State sues to recover costs of 2013 bridge collapse

Two drivers and three different companies are begin sued for $17 million in conjunction with a 2013 accident that collapsed part of the Skagit River bridge on I-5 about 60 miles north of Seattle in Washington State.

I-5 Bridge over the Skagit River collapsed in May of 2013. (Wikipedia photo)

The Washington State Department of Transportation today filed a lawsuit to recoup the costs associated with the May 23, 2013 accident during which a truck carrying an over-height load struck several overhead braces of the bridge. The collision f damaged the bridge and caused two other  vehicles to fall into the water.

Named in  the suit are:

  • William Scott, the driver of the truck
  • his employer, Mullen Trucking LP of Aldersyde, Alberta, Canada
  • Tammy Detray, the pilot-car driver
  • the pilot-car company G&T Crawlers Service
  • and the owner of the metal shed being transported, Saxon Energy Services, Inc. of Alberta, Canada. (Saxon is owned by Schlumberger.)

The Washington State Patrol cited the truck driver for negligent driving, saying the mishap happened because:

  • The truck driver did not know the accurate height of his oversized load, and received a permit for a load two inches lower than the one he carried.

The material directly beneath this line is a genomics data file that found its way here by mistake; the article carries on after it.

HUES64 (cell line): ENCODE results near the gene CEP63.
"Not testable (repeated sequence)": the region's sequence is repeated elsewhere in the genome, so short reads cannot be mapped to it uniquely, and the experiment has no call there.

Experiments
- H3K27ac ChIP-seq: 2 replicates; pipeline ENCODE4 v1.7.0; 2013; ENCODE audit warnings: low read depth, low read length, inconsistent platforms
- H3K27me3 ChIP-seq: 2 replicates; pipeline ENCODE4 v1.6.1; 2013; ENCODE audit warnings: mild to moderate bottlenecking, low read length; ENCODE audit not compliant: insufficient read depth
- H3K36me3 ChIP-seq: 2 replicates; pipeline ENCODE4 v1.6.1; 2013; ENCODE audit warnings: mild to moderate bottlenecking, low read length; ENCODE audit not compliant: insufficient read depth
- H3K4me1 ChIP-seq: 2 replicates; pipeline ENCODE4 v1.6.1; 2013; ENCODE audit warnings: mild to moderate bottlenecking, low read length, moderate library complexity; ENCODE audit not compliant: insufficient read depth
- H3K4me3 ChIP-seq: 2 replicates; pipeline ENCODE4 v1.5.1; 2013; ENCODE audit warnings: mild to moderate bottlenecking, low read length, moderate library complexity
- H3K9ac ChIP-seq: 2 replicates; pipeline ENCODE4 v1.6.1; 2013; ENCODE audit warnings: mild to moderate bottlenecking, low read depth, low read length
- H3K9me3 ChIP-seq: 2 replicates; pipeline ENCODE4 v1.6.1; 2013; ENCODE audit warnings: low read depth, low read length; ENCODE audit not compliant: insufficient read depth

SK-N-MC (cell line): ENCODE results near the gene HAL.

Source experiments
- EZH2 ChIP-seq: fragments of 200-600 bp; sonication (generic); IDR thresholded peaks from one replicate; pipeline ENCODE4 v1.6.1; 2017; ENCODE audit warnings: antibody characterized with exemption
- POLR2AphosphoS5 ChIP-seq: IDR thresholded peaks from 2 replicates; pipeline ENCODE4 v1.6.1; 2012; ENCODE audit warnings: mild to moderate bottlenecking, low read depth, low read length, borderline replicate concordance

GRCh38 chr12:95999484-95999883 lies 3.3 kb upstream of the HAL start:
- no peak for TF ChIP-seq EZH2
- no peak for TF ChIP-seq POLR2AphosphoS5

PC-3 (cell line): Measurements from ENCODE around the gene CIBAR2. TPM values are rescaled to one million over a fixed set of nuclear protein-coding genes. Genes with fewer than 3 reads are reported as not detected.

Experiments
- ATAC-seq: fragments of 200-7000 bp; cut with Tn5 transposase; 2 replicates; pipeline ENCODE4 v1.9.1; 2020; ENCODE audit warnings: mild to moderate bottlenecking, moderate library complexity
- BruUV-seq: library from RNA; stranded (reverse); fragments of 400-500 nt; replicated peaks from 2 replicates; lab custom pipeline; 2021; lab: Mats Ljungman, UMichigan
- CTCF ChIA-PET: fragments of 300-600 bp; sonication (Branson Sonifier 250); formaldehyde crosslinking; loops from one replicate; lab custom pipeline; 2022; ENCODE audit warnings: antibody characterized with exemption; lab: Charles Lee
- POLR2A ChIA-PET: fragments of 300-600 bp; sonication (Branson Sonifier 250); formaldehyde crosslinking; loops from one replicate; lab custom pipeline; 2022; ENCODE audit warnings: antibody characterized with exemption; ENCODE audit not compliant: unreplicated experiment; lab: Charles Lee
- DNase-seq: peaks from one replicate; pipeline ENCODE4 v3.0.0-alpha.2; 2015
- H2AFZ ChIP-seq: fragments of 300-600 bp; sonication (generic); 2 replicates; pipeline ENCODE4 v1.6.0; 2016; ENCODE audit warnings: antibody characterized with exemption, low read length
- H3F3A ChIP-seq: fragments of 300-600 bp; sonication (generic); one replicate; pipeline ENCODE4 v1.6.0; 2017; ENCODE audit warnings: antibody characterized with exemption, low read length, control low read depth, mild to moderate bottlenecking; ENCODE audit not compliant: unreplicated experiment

• The truck driver failed to research the route to ensure it could accommodate his over-height load. Had he taken the advanced safety steps required of all drivers who haul oversized loads, he would have known the left southbound lane of the bridge provided adequate vertical clearance for the load.
  • The pilot-car driver was on the phone as she crossed the bridge and did not notify the truck driver of the height clearance pole striking the bridge.
  • The truck driver was following the pilot car too closely and would not have been able to stop in time even if the pilot-car driver had notified him of the pole strikes.

As owner of the shed that struck the bridge, Saxon Energy Services, Inc. also is financially responsible for the catastrophic damage caused by this collision, according to state law.

The 59-year-old Skagit bridge carries an average of 71,000 vehicles a day over the river on I-5, Washington’s major north-south roadway between Oregon and Canada.